May 24, 2001
By DEBORAH O'NEIL
� St. Petersburg
Five lawyers helped fill the courtroom Wednesday in a misdemeanor trial that included
poster-board-size charts, a video recording, expert scientific testimony, five other witnesses and
repeated references to the Church of Scientology.
After five hours of courtroom proceedings, the marijuana possession case against strident
Scientology critic Jesse Prince still was not over at the end of the day. It continues today at 9:30 a.m.
The elaborate case is over a single marijuana plant that the State Attorney's Office says was growing
in a pot on Prince's lanai when an armed tactical team from the Largo Police Department searched
his house on Aug. 11, 2000.
Prosecutor Lydia Wardell told jurors the case is built on the work of a 20-year police veteran who
acted on a tip and went undercover to investigate Prince.
"That's it," she said. "That's the case. On three separate occasions law enforcement observed
marijuana in the home of the defendant."
But defense attorney Denis deVlaming said the case is really about the efforts of the Church of
Scientology to discredit Prince, a former Scientologist who is a key witness in a wrongful-death
lawsuit against the church.
Displaying a flow chart with "Church of Scientology" written across the top in red, deVlaming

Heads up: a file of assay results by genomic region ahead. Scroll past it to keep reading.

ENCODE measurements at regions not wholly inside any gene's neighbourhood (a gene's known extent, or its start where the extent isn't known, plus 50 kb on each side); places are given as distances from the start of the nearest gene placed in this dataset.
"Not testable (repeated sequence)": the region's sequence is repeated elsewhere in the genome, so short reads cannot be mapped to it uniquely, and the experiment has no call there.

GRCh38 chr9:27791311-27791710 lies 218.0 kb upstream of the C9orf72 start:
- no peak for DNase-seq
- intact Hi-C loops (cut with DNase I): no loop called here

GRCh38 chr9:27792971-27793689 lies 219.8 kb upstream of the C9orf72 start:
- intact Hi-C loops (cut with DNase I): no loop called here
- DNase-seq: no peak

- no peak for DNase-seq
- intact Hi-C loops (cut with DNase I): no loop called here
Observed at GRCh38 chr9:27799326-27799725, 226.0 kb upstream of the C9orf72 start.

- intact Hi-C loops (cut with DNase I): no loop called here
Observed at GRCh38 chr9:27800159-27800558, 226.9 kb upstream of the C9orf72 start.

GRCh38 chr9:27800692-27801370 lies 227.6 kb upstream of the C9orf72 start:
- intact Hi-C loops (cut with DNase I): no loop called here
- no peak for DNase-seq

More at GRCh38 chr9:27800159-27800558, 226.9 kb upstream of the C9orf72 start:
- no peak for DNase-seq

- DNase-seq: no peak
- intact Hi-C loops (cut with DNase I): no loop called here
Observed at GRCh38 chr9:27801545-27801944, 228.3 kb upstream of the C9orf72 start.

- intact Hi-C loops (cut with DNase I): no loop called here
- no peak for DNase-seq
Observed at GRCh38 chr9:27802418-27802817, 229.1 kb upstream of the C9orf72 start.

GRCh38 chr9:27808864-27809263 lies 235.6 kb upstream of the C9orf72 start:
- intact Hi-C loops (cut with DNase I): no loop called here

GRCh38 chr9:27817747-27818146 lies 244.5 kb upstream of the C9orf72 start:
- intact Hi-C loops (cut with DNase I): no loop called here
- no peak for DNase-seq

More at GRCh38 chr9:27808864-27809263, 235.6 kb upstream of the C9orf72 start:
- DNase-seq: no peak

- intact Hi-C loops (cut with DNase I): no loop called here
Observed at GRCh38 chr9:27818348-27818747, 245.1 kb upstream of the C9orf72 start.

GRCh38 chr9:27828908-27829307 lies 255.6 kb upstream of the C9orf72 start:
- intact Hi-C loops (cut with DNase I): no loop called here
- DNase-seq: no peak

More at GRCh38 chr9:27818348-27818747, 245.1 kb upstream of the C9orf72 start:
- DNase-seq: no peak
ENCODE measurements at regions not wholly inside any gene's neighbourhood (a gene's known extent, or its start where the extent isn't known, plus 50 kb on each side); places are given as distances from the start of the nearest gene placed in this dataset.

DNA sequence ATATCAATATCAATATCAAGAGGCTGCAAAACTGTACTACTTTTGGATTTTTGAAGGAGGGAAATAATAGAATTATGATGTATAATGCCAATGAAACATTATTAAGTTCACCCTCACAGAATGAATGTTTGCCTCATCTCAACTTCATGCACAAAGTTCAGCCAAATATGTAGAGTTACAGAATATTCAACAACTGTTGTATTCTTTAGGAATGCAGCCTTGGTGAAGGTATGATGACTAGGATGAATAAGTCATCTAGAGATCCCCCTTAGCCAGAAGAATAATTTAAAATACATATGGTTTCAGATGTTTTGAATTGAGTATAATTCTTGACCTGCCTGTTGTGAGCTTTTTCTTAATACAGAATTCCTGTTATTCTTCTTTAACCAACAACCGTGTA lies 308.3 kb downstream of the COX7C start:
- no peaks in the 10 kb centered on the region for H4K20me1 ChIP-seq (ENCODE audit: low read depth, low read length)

outlined a web of connections between the church, its lawyers and their private investigators who
were watching and trailing Prince every day for months, and eventually went to police with
information that led to his arrest.
"Every day the agents of the Church of Scientology are following the man, telling people by cell
phone where he is, what he's doing, what they can expect," deVlaming said.
He also showed the jury a video of Prince's arrest taken from across the street from his home.
Officers arrested him Aug. 11 after searching his house at 7:30 a.m.
"The significance of the tape is the police didn't make the tape. (A private investigator) was sitting
outside the house. Let me tell you, police don't tell you when they execute a warrant," deVlaming
Brian Raftery, the investigator who made the video, testified that he stopped near Prince's home the
morning of the arrest after seeing police cars there. He said he was following Prince mostly for the
security of the church staff and its parishioners.
"The primary reason why I was surveilling Jesse Prince is his history of violence," Raftery said.
Caption: Jesse Prince talks Wednesday to attorney Denis deVlaming in Prince's trial on a
misdemeanor marijuana charge.
(ran City & State, Metro & State); Photo: PHOTO, CARLTON